We had an outstanding day learning about parameters and coding to solve the puzzle lessons in Apple's Learn to Code 2 Swift playgrounds this week. I was excited to teach these lessons because I remember how powerful and helpful I found parameters to be in writing concise code when I was learning to code. As a regular part of our Swift coding lessons, I will have a student AirPlay his/her playground so that we can discuss how the student solved the Swift playground puzzle. I do this because I constantly reinforce that there is no one person that will always have all of the right answers or will always have the best, most concise, most expressive code. Consequently, we (including me) have something to learn from analyzing the code written by each other. The dissection of the code and problem-solving strategies used by the student displaying his/her work is some of the best teachable moments I have. I thought the "Placing at Specific Location" lesson/playground would be a really great lesson as it requires passing multiple parameters into a function. I was right. It was a great lesson/playground for precisely that reason. This playground gives students the opportunity to create two functions and use the
function to pass in three parameters:
(expert, at Column: Int, row: Int)
so that the students can then solve the puzzle by creating a function for the expert to move forward, turn, collect the gem, etc. After creating the functions, students can then solve the puzzle in seven lines of code. This is a typical, expected outcome for this puzzle that follows the spirit of the lesson. Here is an example of a typical answer below:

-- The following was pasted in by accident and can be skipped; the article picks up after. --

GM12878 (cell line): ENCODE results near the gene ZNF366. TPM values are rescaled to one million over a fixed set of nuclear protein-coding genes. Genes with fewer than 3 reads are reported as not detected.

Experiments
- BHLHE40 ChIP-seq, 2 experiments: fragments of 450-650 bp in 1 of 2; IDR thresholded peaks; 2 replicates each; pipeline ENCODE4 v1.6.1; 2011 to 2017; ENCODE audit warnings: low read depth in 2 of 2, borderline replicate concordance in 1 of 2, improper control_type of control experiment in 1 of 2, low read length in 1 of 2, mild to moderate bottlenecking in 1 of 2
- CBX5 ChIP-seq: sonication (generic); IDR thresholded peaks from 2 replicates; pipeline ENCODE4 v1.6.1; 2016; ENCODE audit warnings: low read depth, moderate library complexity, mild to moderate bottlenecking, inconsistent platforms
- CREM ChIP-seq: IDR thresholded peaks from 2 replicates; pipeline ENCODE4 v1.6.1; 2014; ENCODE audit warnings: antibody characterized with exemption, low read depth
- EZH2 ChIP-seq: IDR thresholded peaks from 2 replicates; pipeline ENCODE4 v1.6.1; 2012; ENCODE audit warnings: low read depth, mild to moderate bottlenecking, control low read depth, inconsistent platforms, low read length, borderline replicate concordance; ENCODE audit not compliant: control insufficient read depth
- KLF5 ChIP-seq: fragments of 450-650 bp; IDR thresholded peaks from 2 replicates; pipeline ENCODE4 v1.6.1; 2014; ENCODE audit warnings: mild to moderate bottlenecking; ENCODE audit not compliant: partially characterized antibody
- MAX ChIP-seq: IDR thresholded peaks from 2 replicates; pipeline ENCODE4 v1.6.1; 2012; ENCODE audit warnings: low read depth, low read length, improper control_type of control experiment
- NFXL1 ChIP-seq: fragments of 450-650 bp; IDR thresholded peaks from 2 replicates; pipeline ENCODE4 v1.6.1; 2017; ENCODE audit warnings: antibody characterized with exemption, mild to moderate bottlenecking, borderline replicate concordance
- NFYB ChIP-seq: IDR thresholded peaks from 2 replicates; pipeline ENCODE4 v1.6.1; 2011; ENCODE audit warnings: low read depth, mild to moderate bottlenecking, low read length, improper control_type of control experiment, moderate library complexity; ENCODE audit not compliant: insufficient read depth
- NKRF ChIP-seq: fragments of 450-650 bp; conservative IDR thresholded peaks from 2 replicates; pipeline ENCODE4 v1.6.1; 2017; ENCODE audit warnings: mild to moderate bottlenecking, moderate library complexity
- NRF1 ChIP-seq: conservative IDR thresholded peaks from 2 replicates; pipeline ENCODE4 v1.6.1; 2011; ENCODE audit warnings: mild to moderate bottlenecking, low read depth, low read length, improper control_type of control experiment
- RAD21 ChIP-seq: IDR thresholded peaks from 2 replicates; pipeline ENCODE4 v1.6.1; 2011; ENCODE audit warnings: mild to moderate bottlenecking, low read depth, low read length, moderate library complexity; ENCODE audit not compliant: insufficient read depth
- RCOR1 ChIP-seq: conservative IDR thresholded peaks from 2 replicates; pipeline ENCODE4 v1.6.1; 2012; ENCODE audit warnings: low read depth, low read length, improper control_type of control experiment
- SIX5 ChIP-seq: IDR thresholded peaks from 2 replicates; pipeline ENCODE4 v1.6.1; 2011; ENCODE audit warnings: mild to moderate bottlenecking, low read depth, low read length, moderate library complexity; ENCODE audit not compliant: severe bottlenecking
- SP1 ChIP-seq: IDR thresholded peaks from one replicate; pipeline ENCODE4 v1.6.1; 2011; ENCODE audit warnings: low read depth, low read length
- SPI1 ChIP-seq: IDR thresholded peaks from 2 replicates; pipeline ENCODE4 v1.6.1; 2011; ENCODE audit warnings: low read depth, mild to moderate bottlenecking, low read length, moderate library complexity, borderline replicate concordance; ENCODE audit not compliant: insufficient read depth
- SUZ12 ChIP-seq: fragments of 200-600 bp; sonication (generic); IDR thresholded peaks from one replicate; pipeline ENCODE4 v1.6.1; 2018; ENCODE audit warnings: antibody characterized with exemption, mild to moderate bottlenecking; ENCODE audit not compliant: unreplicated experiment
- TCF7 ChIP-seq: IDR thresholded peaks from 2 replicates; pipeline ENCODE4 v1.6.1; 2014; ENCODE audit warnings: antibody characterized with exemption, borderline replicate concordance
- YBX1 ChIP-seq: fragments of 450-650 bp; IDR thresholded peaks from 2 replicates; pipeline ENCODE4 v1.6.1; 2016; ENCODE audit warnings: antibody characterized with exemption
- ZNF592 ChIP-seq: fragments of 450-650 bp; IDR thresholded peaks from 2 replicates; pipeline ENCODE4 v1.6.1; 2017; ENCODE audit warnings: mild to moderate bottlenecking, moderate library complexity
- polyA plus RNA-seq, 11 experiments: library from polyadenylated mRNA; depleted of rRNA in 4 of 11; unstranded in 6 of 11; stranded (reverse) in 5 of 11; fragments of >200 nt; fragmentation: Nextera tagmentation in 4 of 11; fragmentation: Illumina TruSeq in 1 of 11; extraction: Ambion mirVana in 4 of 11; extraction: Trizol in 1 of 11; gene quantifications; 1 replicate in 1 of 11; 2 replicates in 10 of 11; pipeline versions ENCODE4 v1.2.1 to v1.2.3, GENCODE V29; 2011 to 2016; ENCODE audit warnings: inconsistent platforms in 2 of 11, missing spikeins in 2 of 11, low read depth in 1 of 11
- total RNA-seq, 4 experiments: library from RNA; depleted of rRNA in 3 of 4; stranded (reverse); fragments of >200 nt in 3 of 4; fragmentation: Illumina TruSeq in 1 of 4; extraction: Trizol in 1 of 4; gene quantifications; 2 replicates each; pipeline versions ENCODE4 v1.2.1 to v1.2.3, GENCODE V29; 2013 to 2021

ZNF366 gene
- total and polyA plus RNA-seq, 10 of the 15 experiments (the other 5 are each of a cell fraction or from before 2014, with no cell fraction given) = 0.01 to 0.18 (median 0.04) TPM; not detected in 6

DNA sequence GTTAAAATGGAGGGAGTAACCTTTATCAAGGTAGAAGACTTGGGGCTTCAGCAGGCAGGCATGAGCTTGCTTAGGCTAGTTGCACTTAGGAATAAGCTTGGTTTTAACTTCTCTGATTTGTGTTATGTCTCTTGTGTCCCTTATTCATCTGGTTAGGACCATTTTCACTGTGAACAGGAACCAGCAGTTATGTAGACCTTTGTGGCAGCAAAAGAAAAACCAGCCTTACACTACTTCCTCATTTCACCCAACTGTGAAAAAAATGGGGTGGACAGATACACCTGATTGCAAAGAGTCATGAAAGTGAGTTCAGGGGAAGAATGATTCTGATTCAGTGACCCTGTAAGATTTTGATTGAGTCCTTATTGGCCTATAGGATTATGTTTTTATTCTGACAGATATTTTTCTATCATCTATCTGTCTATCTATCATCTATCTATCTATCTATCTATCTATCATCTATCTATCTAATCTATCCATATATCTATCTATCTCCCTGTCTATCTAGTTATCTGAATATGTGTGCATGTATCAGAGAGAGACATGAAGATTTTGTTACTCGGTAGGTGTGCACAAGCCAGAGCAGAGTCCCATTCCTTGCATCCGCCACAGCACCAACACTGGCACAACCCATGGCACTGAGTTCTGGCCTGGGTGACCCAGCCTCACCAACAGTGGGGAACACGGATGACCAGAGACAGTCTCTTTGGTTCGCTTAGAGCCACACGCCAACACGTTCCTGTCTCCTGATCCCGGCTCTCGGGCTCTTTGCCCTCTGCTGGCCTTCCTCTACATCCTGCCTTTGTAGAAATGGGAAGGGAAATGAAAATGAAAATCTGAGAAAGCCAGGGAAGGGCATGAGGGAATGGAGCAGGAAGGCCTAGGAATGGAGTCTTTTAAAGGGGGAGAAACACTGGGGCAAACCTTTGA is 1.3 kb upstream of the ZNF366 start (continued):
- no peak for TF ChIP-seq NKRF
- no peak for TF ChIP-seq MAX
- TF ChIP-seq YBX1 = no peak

However, one of my students, Elliot, decided to take the lesson objective - solve the puzzle - literally and solve the puzzle in as few lines of code as possible. Many of my students take pride in solving the puzzles as efficiently as possible. Elliot took the challenge of code efficiency to a level I had not expected. He decided that the most efficient way to solve the puzzle was to use the new
method in combination with the new
to place his
expert character on the exact tile of the first gem and have his expert collect the gem. He then had his
expert character move to the next gem and repeat the process for all three gems.
Elliot finished coding the playground extremely quickly and showed me his solution. I said, "Brilliant!" He used the code available to him to solve the playground in a unique, efficient, and unexpected manner. Our class was then able to have a discussion about meeting the strict requirements of a specific assignment and learning to program to solve current problems while keeping our code general enough to be used in other playgrounds or situations. I do not think that Elliot's answer was anticipated as a possbile solution by the teams at Apple that created this playground; however, working with teenagers often provides adults with a unique way to look at a problem and how to solve it. It is then our mission as educators to make sure that our students understand that you cannot take a shortcut to solve all of your problems (coding or not) no matter how clever, concise, and funny they may be.
Note: below is a screencast demonstration video to show you how you can record your screen in the Swift Playgrounds app.